Auditor-General's overview

Managing conflicts of interest: A guide for the public sector.

E ngā mana, e ngā reo, e ngā karangarangatanga maha o te motu, tēnā koutou.

If you work in the public sector, it does not matter what your role is or how senior you are. In a small country like ours, there is a good chance you will have a conflict of interest at some point in your working life.

A conflict of interest is where the responsibilities you have as an employee or office holder in a public organisation are affected by some other interest you have in your private life. That other interest could be a relationship, a role in another organisation, or a business interest.

Having a conflict of interest does not necessarily mean you have done anything wrong. If the conflict is handled well, it does not have to be a problem. Conflicts can arise in many situations. Some are serious, some less so, and some are unavoidable. But, in any situation where activities are carried out in the public interest or paid for out of public funds, the public needs to be confident that decisions:

  • are made impartially and for the right reasons; and
  • are not influenced by personal interests or ulterior motives.

That means, if you are working in the public sector, you need to be able to:

  • identify the different interests you have;
  • recognise if you might have a conflict;
  • understand how serious it is and what risks it gives rise to, for both you and the organisation you work for; and
  • understand what to do about it.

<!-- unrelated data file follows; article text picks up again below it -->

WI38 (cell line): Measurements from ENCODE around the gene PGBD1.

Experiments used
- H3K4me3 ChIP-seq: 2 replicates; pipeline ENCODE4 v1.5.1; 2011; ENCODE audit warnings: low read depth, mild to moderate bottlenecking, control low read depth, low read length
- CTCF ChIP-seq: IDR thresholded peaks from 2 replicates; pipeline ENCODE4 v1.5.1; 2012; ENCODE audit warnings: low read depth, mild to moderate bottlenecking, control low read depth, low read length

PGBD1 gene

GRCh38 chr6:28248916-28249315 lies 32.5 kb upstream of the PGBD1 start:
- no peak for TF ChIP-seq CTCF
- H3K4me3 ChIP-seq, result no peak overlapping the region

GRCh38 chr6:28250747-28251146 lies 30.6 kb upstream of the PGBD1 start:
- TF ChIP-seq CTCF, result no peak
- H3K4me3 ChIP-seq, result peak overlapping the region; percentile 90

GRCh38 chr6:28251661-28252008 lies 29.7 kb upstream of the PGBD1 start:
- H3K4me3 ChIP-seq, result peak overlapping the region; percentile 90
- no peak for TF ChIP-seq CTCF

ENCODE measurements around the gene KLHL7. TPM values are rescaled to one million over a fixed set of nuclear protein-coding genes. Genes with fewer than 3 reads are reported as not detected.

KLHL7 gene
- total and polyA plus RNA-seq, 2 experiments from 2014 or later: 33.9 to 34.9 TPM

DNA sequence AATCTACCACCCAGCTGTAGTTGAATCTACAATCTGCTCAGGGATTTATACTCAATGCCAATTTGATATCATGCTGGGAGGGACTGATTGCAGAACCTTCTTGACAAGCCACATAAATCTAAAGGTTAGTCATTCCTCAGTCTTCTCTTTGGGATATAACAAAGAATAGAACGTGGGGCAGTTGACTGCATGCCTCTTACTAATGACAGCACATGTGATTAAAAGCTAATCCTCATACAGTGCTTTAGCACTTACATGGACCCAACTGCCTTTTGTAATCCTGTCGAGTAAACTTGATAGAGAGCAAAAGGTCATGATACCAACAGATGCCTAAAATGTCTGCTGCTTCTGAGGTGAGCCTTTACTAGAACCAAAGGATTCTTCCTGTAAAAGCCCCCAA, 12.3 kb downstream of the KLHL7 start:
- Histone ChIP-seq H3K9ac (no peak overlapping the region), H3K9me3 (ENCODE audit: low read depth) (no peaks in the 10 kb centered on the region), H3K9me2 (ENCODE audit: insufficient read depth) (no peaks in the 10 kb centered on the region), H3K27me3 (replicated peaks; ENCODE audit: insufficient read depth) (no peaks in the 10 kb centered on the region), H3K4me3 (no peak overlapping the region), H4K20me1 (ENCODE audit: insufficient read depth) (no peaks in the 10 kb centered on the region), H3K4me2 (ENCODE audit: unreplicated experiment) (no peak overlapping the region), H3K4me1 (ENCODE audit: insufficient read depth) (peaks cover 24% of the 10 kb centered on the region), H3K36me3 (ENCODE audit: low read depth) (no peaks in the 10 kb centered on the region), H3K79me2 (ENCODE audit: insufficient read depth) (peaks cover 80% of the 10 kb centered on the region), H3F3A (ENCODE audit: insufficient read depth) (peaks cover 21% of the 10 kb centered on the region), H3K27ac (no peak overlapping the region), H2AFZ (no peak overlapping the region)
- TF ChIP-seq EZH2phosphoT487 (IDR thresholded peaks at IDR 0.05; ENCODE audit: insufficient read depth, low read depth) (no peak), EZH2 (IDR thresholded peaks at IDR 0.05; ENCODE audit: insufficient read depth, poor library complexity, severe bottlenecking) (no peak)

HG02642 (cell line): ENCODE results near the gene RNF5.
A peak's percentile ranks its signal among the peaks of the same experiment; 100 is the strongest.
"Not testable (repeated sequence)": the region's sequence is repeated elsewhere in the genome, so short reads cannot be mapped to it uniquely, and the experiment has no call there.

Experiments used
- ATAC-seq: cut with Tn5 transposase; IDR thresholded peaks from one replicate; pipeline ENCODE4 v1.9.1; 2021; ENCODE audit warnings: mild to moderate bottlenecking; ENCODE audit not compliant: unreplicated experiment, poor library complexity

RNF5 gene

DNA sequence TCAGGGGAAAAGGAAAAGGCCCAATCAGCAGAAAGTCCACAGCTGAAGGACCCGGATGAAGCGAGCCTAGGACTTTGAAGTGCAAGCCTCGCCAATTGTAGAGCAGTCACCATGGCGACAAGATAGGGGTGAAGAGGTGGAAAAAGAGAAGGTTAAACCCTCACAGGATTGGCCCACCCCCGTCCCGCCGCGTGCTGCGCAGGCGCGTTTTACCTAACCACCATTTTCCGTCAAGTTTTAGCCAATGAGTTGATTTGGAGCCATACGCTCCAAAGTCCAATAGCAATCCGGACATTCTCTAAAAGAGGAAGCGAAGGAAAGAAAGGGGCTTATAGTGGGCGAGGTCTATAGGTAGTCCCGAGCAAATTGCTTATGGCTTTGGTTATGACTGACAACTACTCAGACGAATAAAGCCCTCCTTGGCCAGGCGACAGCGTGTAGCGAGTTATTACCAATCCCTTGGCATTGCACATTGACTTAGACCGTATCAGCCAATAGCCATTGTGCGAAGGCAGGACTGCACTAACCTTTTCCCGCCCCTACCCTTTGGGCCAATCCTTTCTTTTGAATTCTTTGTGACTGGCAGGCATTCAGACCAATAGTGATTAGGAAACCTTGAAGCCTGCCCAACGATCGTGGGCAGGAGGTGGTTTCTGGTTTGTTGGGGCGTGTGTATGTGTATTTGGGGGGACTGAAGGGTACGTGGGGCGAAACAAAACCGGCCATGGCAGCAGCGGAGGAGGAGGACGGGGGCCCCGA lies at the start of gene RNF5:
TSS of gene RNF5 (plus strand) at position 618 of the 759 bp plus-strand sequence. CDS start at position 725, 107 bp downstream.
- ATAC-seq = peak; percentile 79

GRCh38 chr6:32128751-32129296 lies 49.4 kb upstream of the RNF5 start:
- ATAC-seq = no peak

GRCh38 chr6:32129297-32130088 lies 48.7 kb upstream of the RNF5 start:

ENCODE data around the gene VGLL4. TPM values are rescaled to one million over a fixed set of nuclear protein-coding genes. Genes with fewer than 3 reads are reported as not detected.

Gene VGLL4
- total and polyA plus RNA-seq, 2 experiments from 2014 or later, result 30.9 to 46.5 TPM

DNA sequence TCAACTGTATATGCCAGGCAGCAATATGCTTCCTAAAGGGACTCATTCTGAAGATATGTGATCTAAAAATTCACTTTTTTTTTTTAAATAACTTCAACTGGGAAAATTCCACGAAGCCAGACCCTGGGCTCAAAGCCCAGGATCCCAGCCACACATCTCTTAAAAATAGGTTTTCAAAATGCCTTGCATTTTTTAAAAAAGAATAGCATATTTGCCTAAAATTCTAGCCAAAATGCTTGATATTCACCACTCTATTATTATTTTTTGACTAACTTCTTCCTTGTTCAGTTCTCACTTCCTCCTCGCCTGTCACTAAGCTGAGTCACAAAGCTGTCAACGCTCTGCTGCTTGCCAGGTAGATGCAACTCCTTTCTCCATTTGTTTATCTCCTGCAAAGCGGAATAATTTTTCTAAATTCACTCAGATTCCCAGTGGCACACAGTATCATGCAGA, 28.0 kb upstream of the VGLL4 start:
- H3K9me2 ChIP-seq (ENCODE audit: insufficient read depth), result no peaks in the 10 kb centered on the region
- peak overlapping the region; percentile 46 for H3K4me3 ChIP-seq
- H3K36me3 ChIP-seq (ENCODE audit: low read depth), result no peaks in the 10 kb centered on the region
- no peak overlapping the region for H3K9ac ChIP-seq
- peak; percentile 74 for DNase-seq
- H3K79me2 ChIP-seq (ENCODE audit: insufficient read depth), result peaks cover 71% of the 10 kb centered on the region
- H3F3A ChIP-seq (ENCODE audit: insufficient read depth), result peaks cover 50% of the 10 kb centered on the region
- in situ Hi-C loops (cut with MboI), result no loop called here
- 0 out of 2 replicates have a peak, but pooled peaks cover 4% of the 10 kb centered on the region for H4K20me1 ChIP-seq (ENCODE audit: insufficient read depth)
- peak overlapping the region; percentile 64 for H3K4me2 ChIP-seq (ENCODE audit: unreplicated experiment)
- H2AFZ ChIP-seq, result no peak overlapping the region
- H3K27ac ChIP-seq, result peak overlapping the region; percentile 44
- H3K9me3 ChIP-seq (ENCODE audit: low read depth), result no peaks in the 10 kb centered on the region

That is what this guide is about – identifying interests and managing conflicts, so the public can be confident that people making decisions and spending public funds on their behalf are doing so in the public interest, not to benefit their family, friends, business associates, or themselves.

To manage conflicts of interest, there are usually both legal and ethical questions that need to be taken into account. Some public organisations are subject to specific legal requirements governing how conflicts are managed. Most will have policies or processes that people are required to comply with. This guide is not intended to replace any of these sector or organisation-specific legal or policy requirements.

Instead, this guide takes a principles-based approach, intended to complement those requirements. It outlines the basic rules that apply to different types of conflicts, points you in the direction of the rules that are likely to apply to you, and provides some principles and guidance on best practice to help you judge how best to manage a conflict, when the rules, by themselves, do not provide an obvious answer. It also includes several scenarios to help show how these principles might be applied in practice.

Nāku noa, nā

Signature - JR

John Ryan
Controller and Auditor-General

24 June 2020